Benefits of Functional/Neuromotor Training

Functional and neuromotor training significantly enhances overall fitness in two key ways:

#1 – It improves your brain’s ability to interpret and process kinesthetic feedback, meaning where you are positioned in space. This is a key component of balance, and frequently declines with age.

#2 – The focus is on movement, not just muscles. This helps develop more effective, skillful, safe and energy-efficient movement patterns. As a result, the quality of our movements improves,  through better body alignment and body awareness.

There are two unique pieces of fitness equipment that, in my opinion, are outstanding tools for functional/neuromotor training:  TRX® and BOSU®. I am a certified trainer/instructor for both of these tools and I frequently incorporate them into my clients’ training programs. Let me introduce you to each of these, starting with the TRX Suspension Trainer®.

[Disclaimer: I do not receive any form of compensation for describing or promoting either of these products, and I am not affiliated with either of these companies in any way. I just think they’re terrific!]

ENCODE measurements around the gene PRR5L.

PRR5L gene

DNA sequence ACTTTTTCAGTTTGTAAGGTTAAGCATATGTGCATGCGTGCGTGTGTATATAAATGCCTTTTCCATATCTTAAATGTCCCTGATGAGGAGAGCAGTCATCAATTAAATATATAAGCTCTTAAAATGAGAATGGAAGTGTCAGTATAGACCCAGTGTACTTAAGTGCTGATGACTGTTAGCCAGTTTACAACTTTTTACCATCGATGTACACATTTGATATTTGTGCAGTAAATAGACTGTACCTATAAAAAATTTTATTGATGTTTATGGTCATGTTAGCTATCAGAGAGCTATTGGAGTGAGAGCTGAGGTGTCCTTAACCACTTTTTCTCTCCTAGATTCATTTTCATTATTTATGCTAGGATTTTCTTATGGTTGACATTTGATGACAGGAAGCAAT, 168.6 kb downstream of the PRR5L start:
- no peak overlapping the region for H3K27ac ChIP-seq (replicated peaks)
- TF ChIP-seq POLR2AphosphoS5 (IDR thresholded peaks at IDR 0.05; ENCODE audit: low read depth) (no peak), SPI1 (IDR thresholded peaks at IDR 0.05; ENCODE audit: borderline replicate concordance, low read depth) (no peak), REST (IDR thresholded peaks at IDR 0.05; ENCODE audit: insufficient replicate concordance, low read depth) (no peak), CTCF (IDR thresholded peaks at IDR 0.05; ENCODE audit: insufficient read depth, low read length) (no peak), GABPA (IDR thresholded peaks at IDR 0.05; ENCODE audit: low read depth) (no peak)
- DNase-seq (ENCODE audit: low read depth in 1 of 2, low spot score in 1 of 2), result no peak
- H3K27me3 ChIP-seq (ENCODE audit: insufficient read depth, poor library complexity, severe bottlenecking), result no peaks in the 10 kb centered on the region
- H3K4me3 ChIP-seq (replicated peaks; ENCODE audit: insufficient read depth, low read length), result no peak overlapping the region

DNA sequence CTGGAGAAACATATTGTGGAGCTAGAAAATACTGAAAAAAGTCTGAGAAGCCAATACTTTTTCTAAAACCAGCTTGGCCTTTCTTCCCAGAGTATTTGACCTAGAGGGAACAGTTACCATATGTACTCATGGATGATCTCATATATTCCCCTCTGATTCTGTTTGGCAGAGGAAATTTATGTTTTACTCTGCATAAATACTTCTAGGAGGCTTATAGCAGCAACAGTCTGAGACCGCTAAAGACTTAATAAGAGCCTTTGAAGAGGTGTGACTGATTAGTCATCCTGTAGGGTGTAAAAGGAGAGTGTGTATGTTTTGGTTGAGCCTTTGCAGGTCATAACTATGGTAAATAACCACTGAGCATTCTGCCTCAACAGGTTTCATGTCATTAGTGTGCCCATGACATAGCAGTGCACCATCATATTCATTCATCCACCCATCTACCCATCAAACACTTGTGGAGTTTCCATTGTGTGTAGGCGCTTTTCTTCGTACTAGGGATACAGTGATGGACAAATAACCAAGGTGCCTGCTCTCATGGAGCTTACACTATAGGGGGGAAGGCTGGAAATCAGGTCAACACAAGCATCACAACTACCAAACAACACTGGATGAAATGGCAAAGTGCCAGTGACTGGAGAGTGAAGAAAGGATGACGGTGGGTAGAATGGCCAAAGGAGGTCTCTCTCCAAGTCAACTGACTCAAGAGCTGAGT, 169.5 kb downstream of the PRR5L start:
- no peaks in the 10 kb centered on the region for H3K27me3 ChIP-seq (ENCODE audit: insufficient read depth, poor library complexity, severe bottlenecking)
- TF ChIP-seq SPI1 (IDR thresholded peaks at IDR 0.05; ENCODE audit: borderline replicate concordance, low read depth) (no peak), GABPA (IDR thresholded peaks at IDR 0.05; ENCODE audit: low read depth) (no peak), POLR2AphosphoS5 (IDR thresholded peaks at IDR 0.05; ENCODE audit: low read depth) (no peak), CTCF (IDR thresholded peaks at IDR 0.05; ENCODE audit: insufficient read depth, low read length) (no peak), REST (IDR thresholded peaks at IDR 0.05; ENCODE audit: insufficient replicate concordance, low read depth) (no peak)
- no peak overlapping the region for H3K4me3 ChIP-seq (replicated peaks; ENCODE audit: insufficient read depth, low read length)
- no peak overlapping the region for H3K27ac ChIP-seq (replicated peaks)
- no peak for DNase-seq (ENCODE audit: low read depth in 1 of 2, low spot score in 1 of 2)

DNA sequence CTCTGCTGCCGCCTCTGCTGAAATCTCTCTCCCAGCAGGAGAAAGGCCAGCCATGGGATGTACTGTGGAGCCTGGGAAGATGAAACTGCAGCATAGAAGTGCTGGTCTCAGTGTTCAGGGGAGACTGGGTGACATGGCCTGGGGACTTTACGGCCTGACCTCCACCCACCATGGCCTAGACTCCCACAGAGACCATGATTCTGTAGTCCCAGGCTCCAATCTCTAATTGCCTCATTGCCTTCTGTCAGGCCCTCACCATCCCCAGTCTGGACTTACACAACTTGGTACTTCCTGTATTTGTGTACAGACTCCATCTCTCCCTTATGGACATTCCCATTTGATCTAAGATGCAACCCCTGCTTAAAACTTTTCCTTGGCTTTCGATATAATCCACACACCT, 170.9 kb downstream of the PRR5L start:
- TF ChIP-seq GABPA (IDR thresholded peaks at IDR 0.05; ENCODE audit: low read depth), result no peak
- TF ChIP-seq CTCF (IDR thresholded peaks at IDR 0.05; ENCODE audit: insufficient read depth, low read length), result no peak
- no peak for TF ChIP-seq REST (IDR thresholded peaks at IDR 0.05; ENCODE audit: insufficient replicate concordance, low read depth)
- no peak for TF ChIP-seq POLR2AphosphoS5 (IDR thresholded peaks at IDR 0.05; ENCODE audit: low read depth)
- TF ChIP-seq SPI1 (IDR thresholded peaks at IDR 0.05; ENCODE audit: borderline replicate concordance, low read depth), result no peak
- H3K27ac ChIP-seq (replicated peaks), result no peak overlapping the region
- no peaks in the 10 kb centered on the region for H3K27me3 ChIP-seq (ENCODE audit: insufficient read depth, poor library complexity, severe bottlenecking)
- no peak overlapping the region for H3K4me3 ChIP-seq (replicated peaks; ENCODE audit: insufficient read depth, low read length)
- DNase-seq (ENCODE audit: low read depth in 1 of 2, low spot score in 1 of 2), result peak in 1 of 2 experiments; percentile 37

The TRX Suspension Trainer®

The iconic yellow and black straps with handles have become commonplace in gyms and fitness studios. The story behind how the TRX was invented is a testament to one man’s ingenuity. In 1997, while deployed, Navy SEAL Squadron Commander Randy Hetrick created the first TRX using only a jiu jitsu belt and some parachute webbing in order to keep his team strong and ready for a pending mission. In 2001, Randy earned his MBA from Stanford, then partnered with exercise scientists and physiotherapists to develop the first commercial version of the TRX. Today, TRX has millions of users all over the world.

TRX at its essence is a functional/neuromotor training tool. Here are some of the key reasons why I love using the TRX with my clients, and in my own workouts: